On the first page of the sample role play, you can see 5 performance indicators listed. Performance indicators are basically the topics you have to cover/answer when talking to the judge. Think about if you were given a math problem. Under the problem there would be a part A, part B, etc., but it would still be the same overall math problem through all the parts. With roll plays, you are responding to the main prompt, but weaving in the “performance indicators”, similarly to answering different parts of a math problem. You can also think of performance indicators as if they are word-bank of words you have to include in a writing prompt. Instead of words, these are concepts that you have to cover in your presentation.
In this role-play, the 5 performance indicators are:
As you can see, there may be some unfamiliar words or concepts. Even if you do not know the words or concepts, you just have to take a guess and find a way to incorporate them in. A lot of DECA is simply “BS-ing”. Even if you have no idea what you are talking about, if you say something confidently, a lot of the time the judge will give you points. It is extremely important you talk about all of the performance indicators, as they are a big portion of the judge’s rubric.
Speaking on the Spot
One of the scariest parts of role-plays is having to think of a 10 minute response in a short amount of time. I can assure you, the more you practice, the easier it gets. Although 10 minutes to read a prompt and take notes sounds like a short amount of time, you find that it is more than enough. With speaking on the spot, you may find that some ideas aren’t fully developed or as elaborate as you’d like. This is a reality outside of the DECA world – for future job interviews, you will not get time to construct the perfect response to a question. Even if your ideas are a little bit rough, you have to convey them with enthusiasm and confidence. I guarantee you, if you continuously practice, you will get used to speaking on the spot with confidence.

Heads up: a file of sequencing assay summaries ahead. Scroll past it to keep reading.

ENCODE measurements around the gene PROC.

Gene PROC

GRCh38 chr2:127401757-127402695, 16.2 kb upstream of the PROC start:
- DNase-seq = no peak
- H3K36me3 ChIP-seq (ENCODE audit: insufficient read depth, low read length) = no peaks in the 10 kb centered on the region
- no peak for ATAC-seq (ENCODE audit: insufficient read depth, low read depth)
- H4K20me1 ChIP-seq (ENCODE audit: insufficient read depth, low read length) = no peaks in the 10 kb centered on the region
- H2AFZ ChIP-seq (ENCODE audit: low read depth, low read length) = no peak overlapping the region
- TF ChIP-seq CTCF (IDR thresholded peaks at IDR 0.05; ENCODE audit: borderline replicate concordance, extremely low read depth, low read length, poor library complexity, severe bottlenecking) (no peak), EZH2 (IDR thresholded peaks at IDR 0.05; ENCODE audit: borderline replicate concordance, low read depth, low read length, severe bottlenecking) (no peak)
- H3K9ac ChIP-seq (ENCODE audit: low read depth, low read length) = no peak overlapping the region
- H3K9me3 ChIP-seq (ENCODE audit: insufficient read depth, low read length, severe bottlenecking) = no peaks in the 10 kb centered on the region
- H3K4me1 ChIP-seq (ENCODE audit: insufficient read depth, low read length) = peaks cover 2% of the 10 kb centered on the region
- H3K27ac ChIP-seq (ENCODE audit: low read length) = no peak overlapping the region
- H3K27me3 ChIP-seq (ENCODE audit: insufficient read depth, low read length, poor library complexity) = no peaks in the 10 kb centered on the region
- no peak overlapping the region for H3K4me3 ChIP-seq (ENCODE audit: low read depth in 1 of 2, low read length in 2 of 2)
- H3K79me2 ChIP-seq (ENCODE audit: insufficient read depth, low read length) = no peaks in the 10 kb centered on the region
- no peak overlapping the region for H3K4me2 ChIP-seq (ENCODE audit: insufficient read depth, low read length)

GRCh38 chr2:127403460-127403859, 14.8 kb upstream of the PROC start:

You also want to make sure that you talk for as long as possible. You are given 10 minutes – use those minutes! The more time you take, the more in depth you can go. Make sure you leave a minute or two at the end for questions. It really helps to practice and set a timer so that you can get the feel of 10 minutes.
Taking Good Notes
Above is a picture of the way I typically take notes. Taking notes can really vary from person to person, however my way is typically the most common. Before even reading the role play, I copy down the performance indicators as seen on the bottom half of the notes sheet. I then make a box in the corner and write down my roll, the judge’s roll, and the company name. Doing this has saved me numerous times from blanking out on the basics. I then write down other key information. I typically only do 4 or 5 bullet points, as you do not want to waist too much time doing this. Repeating key information and facts to the judge helps convey that you are detail oriented. I then write down bullet points under each performance indicator of things I can talk about and incorporate. You want to add as many ideas as possible to this section, as it is worth the most points. I highly recommend practicing taking notes so that you can get more comfortable.